Jack Quinn has played 11 games with Rochester. ©2021, Micheline Veluvolu, Rochester Americans

Sabres prospect Jack Quinn adapting to AHL, showcasing skills with Amerks

In scoring his second goal as a pro, Buffalo Sabres prospect Jack Quinn showcased some of the slick skills that made him the eighth overall pick in 2020.

On Saturday, Quinn utilized his speed to beat a Syracuse Crunch defender down the right wing before his hard backhander from the edge of the slot cemented the Rochester Americans’ 5-3 road win.

But Quinn’s willingness to cut to the net and go to the so-called “dirty area” grabbed coach Seth Appert’s attention.

Quinn possesses a shot so lethal he could’ve scored from the wing.

“What I liked about it was he got to the inside,” Appert told the Times Herald. “That’s something that’s important to do for a goal scorer. I know that’s something he worked a lot on with his coach in junior hockey, getting to the inside. And it would be easy to take that puck and stay wide.”

The power-play goal illustrated some of Quinn’s development during this unique season.

“That’s a big way for me to score goals,” Quinn said. “I need to figure out how to get to the net a little more.”

In a normal year, Quinn, 19, would’ve returned to Ottawa, where he likely could’ve scored at least 50 goals for the Ontario Hockey League’s 67’s. The winger scored 52 times in 62 OHL games last season.

Teenagers usually can’t play in the AHL if they have junior eligibility. But the COVID-19 pandemic has kept the OHL season paused, meaning Quinn and other prospects have a unique opportunity to compete against men.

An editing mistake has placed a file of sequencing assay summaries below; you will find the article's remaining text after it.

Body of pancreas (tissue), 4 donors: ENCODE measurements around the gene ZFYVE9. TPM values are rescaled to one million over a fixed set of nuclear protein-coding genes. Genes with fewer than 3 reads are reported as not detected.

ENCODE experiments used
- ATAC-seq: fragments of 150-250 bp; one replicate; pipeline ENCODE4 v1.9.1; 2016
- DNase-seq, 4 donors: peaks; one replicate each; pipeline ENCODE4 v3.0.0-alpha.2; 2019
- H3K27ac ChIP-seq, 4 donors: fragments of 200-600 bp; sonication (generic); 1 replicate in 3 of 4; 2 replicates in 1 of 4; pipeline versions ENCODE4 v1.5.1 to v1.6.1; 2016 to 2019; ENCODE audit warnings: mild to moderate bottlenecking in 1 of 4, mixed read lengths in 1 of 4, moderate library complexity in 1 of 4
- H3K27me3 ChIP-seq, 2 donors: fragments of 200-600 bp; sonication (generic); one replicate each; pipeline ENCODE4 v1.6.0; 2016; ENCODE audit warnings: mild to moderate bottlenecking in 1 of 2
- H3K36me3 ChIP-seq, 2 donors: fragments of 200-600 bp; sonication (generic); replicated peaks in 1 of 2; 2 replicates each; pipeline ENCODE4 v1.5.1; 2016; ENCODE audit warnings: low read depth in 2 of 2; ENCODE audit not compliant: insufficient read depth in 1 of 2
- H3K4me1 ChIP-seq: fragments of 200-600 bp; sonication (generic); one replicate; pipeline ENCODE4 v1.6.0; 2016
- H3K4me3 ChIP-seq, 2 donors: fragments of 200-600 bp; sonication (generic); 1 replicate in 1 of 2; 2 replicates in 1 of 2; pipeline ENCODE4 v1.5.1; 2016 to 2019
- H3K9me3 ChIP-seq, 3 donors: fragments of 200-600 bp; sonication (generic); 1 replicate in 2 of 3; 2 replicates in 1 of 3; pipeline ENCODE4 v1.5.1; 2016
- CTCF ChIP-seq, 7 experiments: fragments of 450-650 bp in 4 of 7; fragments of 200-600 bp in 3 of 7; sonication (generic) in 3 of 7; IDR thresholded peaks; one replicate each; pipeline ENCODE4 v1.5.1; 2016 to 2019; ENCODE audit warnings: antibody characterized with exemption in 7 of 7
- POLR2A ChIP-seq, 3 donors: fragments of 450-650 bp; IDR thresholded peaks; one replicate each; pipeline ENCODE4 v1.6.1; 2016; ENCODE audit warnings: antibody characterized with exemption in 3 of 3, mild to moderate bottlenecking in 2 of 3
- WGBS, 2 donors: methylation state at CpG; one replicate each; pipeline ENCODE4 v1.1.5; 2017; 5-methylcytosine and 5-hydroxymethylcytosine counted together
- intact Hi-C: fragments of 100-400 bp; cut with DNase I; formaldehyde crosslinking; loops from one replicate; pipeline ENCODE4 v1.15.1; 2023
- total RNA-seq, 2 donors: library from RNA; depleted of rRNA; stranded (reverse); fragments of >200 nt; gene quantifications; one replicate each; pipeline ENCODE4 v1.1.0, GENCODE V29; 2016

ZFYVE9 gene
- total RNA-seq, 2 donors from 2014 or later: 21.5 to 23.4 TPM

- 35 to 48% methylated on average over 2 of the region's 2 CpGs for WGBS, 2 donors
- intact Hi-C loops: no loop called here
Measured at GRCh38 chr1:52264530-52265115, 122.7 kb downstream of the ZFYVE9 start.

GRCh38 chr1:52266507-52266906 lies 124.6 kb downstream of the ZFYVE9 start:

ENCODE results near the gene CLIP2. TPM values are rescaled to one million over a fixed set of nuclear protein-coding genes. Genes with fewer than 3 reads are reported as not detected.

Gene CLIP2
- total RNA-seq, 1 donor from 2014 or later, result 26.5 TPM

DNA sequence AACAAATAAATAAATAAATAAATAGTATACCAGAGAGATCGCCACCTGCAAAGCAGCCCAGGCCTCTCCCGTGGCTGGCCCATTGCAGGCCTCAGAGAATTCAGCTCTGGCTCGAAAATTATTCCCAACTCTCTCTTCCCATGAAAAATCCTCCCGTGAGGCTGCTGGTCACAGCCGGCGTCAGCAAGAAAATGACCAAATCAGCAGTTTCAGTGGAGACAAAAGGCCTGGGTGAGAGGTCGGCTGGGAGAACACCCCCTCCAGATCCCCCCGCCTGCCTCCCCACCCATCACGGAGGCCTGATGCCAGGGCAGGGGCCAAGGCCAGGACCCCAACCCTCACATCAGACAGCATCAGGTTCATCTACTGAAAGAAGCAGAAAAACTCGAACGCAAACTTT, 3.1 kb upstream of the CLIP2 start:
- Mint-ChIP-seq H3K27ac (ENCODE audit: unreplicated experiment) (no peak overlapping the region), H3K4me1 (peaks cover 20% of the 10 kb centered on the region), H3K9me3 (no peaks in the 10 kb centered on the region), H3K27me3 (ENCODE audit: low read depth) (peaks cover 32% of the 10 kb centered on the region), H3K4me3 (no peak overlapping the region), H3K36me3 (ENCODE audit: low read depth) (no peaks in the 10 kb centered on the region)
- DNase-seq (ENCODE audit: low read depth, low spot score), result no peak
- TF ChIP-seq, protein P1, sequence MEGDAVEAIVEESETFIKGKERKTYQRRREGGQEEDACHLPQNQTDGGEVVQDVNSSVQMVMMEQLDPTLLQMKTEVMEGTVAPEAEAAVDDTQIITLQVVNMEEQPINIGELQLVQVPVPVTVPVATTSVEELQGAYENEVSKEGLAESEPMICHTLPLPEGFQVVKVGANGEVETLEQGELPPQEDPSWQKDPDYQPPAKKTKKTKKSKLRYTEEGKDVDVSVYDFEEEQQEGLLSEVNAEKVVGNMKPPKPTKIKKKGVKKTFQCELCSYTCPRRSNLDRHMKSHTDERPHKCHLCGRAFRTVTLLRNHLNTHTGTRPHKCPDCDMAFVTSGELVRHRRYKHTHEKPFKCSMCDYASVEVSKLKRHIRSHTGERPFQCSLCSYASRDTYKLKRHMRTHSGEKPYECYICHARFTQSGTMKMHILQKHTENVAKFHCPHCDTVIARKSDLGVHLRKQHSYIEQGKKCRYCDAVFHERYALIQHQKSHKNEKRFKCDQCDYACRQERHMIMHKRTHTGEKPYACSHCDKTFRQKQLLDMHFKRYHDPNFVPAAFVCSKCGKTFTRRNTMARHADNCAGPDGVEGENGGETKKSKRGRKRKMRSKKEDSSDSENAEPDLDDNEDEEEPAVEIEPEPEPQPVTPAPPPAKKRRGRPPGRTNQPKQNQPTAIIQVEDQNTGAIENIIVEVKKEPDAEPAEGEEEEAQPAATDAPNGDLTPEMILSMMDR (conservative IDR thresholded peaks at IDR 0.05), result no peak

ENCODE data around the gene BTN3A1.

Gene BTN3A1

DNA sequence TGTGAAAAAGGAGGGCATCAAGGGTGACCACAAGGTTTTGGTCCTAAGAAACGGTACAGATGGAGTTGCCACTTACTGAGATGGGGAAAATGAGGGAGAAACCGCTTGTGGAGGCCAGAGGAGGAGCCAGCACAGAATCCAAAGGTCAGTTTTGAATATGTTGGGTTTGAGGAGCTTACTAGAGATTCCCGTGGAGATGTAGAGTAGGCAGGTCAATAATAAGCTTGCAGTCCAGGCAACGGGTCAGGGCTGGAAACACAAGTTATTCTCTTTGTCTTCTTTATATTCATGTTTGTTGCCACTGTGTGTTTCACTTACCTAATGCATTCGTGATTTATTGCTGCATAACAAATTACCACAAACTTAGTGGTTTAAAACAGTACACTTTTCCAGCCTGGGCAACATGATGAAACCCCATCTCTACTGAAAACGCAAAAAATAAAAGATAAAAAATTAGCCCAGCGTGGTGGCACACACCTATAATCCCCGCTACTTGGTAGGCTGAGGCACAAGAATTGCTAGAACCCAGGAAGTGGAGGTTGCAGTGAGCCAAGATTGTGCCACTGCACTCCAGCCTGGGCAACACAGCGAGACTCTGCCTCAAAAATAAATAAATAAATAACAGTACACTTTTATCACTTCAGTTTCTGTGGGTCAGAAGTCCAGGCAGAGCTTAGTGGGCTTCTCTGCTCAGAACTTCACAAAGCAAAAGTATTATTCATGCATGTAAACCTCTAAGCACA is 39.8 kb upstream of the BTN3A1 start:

“It’s important that he’s learned how good the American League is and how hard it is to score at this level, how strong guys are, and that’s going to fuel and drive even more relentless work from him in the offseason,” Appert said.

The 6-foot, 176-pound Quinn has looked comfortable in the AHL from the get-go, scoring a shootout goal and recording an assist in his debut Feb. 18.

Still, he’s cognizant his skill will only take him so far. So he has embraced the challenges that accompany playing pro hockey as a teenager.

“As challenging as it’s been, it’s also, I think, the best thing for me,” he said. “I think you can grow a lot when you face adversity. I think I’ve faced adversity this year. I haven’t played as well as I want to, but I think that’s helping my game grow a lot as I was figuring it out here this year.”

So far, Quinn has registered six points in 11 games. Saturday’s outing – he also recorded an assist and four shots – might’ve been his best performance.

“That was probably the most dangerous he’s looked offensively throughout a whole game,” Appert said. “Like, there was many shifts where you felt he could score.”

Appert said Quinn has quickly adapted to the faster style he must play in the AHL.

“And I don’t mean by how fast he’s skating; I mean by understanding that you’ve got to play give-and-go hockey at this level to become a great offensive player,” he said. “Very few players in the world can just hold it, hold it, possess it, lean on people. …

“The best scorers at higher levels, in the NHL, they don’t have the puck a lot usually. They give it and then find an opening and get it back and then deliver that potent shot, and I think that’s something he’s really delivering on here.”

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